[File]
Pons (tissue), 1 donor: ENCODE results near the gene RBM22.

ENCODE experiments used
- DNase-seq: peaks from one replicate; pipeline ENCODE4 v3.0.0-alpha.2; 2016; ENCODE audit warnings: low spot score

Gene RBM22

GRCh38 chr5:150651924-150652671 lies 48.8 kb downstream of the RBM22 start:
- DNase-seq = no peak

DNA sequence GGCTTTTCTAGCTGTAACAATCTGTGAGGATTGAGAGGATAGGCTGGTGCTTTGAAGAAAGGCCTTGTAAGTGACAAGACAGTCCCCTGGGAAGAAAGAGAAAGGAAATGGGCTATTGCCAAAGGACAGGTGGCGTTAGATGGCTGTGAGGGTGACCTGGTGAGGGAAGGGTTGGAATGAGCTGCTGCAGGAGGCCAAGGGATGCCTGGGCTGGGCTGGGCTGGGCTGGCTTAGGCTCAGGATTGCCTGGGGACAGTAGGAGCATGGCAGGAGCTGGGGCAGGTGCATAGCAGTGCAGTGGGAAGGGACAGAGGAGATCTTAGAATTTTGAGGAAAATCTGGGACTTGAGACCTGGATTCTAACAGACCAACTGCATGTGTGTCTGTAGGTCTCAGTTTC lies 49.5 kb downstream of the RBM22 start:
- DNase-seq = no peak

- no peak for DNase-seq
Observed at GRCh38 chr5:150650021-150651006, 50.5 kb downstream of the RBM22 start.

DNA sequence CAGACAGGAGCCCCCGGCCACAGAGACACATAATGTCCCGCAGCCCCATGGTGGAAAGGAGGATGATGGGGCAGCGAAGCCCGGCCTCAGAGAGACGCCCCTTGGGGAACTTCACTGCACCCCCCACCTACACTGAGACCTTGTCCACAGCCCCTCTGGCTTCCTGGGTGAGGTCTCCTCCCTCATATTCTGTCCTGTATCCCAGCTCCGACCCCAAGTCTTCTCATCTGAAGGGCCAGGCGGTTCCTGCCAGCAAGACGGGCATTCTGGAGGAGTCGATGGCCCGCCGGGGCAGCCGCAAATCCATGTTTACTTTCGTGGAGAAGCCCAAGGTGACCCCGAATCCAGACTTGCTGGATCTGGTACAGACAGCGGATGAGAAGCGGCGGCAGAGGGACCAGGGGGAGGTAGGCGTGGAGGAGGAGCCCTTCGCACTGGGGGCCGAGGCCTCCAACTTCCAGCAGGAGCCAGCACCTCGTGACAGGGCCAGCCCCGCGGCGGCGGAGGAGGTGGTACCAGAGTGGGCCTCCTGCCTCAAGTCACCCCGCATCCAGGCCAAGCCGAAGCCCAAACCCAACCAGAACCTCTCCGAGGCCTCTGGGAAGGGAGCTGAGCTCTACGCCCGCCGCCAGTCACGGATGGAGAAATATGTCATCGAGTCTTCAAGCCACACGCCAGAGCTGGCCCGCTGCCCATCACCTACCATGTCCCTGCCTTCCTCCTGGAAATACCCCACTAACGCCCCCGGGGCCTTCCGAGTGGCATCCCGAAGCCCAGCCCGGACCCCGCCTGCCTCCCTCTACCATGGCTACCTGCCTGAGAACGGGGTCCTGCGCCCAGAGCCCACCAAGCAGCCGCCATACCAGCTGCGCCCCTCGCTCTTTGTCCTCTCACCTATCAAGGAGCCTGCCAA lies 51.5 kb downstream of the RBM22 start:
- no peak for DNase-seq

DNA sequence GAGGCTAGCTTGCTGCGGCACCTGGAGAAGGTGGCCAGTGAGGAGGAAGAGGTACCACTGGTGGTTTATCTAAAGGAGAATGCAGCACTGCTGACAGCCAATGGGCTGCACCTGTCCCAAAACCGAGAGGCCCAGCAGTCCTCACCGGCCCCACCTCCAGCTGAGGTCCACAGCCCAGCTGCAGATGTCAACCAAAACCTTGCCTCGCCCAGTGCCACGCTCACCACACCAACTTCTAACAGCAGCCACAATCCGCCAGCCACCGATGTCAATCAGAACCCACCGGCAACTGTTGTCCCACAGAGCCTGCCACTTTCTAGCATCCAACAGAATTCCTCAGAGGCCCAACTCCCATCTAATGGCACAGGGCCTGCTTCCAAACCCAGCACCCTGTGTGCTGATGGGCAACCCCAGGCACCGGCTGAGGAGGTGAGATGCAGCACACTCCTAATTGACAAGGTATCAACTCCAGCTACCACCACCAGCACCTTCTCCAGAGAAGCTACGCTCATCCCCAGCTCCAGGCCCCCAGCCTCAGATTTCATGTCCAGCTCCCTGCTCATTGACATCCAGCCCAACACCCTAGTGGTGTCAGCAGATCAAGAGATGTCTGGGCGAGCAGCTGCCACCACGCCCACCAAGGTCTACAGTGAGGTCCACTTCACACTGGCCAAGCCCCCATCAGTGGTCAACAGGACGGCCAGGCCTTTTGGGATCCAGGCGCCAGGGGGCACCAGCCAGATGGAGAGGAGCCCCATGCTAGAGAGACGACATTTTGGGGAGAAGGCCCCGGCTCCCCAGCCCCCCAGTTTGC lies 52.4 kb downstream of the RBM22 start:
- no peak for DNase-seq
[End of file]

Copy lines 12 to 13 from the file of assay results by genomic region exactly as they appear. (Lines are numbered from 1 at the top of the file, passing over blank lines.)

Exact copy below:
- no peak for DNase-seq

DNA sequence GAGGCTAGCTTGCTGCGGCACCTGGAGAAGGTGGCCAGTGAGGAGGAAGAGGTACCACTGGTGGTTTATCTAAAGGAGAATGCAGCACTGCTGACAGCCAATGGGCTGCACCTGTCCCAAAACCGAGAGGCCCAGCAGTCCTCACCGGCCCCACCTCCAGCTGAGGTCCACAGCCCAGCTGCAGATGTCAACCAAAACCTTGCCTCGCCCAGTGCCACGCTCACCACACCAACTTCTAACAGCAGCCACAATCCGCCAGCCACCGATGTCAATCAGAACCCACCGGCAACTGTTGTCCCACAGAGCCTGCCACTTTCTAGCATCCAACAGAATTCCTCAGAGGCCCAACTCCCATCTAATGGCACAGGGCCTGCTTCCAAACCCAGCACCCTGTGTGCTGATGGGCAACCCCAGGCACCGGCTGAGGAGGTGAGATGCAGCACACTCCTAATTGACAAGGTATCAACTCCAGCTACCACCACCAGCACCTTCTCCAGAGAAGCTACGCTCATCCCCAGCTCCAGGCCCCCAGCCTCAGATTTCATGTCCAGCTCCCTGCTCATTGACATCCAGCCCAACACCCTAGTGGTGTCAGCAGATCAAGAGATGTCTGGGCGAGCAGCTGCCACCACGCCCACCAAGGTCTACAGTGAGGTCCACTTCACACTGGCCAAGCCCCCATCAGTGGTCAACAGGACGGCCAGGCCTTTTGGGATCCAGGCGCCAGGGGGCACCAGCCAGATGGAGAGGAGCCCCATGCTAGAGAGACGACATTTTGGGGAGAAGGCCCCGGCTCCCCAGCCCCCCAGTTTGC lies 52.4 kb downstream of the RBM22 start: